Hillary Clinton promises to jail employers who engage in “wage theft.”
Wage theft. What could possibly justify that? It sounds like taking wages away from innocent, hard-working people, brazenly stealing their hard earned property. Should people guilty of “wage theft” be immediately jailed? Of course!
I did a little research on the term. I discovered that wage theft is generally defined as the illegal withholding of wages or the denial of benefits that are rightfully owed to an employee. Wage theft can be conducted through various means such as: failure to pay overtime, minimum wage violations, employee misclassification, illegal deductions in pay, working off the clock, or not being paid at all.
Now think about it. Minimum wage laws are imposed on companies, businesses and employers against their will. We’re told it’s for the benefit of the employees. While it’s probably true that some employees benefit by getting a raise, other employees will lose their jobs or never get another job since the government laws have priced their wages out of the market.
On top of that, government mandates like minimum wage laws raise the costs of goods and services in companies affected by the laws. Fast food, Walmart supplies, groceries — these all go up in price as certain employees are now required to be paid a higher wage. These price increases hit low wage-earners first and hardest.
We never talk about the consequences of such laws. We simply mandate them as laws, and threaten to jail employers who do not comply with them. In an attempt to save her faltering campaign for president, Hillary Clinton gains applause lines by promising to jail even more of them. But she’s far from the first or only politician to do so.
Hillary Clinton claims that this money rightfully belongs to the employee. Under the law, she’s presumably correct. But is the law morally right, in the first place? Is there moral justification for forcing employers to act against their own will and their own interests?
All government mandates cost money. All such mandates and laws, by definition, force employers to act against their interests. If it were in the rational interests of employers to pay more than market rates for wages, they would already be doing so. And even without laws, many employers already do so, in order to attract the best quality employees.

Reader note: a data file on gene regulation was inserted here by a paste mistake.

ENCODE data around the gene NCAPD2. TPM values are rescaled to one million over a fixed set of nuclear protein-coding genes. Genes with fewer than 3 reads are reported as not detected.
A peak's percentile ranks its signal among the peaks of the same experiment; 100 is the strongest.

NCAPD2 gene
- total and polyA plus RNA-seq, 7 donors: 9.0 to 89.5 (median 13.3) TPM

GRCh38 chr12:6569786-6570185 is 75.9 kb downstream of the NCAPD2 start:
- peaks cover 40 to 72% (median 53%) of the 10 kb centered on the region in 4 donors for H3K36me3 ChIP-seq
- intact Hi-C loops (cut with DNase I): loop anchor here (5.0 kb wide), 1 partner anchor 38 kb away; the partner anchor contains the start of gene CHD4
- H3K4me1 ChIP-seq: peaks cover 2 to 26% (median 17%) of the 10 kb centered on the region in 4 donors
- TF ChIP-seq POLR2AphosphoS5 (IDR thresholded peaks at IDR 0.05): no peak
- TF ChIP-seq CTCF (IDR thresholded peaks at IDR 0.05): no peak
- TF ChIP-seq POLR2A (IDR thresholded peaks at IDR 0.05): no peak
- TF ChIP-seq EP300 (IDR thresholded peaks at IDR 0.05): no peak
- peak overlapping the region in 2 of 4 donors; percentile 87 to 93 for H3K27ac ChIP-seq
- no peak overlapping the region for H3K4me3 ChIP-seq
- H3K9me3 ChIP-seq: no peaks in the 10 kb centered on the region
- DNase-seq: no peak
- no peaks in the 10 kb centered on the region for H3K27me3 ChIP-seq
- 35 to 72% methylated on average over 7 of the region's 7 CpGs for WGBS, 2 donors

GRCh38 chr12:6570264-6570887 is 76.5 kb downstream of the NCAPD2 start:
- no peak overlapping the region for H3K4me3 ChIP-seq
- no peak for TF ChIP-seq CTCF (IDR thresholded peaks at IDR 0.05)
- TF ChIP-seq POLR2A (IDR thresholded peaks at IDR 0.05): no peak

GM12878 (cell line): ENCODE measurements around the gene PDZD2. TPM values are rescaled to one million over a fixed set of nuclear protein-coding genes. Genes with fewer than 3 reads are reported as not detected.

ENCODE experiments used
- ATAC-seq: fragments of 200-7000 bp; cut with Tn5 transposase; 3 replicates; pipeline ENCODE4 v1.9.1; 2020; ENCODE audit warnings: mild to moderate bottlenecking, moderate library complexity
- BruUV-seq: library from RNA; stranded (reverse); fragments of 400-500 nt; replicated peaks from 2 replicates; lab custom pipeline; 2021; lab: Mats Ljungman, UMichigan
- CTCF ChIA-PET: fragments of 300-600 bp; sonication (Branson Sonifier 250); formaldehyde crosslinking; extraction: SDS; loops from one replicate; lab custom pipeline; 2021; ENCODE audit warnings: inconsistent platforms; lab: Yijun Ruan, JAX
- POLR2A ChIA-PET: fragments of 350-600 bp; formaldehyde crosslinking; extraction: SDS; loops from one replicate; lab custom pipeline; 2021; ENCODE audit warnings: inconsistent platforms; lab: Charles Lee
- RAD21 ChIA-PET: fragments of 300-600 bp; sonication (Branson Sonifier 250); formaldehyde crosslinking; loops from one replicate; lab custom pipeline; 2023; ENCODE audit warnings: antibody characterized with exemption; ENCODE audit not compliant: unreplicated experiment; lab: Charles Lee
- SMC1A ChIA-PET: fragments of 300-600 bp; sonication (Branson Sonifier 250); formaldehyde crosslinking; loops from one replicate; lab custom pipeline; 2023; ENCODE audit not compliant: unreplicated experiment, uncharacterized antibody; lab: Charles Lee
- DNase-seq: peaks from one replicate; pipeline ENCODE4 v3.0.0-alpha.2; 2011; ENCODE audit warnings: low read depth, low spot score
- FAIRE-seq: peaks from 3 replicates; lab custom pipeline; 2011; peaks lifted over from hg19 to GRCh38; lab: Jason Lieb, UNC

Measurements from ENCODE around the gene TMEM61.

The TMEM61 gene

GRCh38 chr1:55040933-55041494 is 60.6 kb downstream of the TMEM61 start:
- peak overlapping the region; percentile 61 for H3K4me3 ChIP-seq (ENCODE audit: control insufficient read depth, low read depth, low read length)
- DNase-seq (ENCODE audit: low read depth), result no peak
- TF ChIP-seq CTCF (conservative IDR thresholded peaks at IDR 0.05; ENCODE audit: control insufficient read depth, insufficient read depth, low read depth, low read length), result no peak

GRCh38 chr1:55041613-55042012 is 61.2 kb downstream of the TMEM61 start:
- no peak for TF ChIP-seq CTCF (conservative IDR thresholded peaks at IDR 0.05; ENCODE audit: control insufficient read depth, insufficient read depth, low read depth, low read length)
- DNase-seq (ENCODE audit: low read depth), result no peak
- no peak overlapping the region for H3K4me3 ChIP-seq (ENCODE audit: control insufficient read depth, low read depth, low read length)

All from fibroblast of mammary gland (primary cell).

When you force an employer to act against his or her rational interests, the cost has to go somewhere. The only two places it could go? Increased costs for the product or service; or fewer jobs. This ends up screwing the very people — the low wage-earners — these laws are supposed to benefit.
It’s amazing how Orwellian our society has become. Words now mean the total opposite of the concepts to which they refer.
“Wage theft” is a perfect case in point. Governments steal directly from employers by forcing them to pay wages (and do other things) that market conditions do not require (or enable) them to do.
We do not call this coercive action by the government theft. But when the employers actually (or allegedly) fail to do what they’re told to do, we call it “theft.” Or, if an employer attempts to exploit a loophole or an exception in a law, this probably constitutes “theft” too.
If someone broke into your home and stole some of your property and money, you would not call it “theft” if you managed to reclaim some or all of that property from the thief. You’d call it recovery of what’s yours.
But when interest groups band together and use the force of government to impose minimum wage or other directives on private businesses, we refrain from calling this theft. Yet morally, it clearly is.
I don’t care if it’s the law. Communism and Nazism were the law. Were they right? Just because the government mandates something does not make it right. The law is morally wrong in this case, as in so many other cases where government initiates force, rather than protecting people from force, as it’s supposed to do.
The actual “wage thieves” are the politicians and others who impose minimum wage laws and other directives on the private sector. By impairing and ultimately destroying economic growth, politicians like Hillary Clinton are the ultimate wage thieves.
Oh, and when jobs dry up from such policies, most of us do not blame it on the government policy. We blame it on “capitalism” — the very capitalism that’s undermined if not eliminated by such laws.
What a racket — and a twisted, profound lie — our whole society and government have become. The real thieves who should be jailed are politicians like Hillary Clinton. Instead, we morally attack and legally prosecute their victims.
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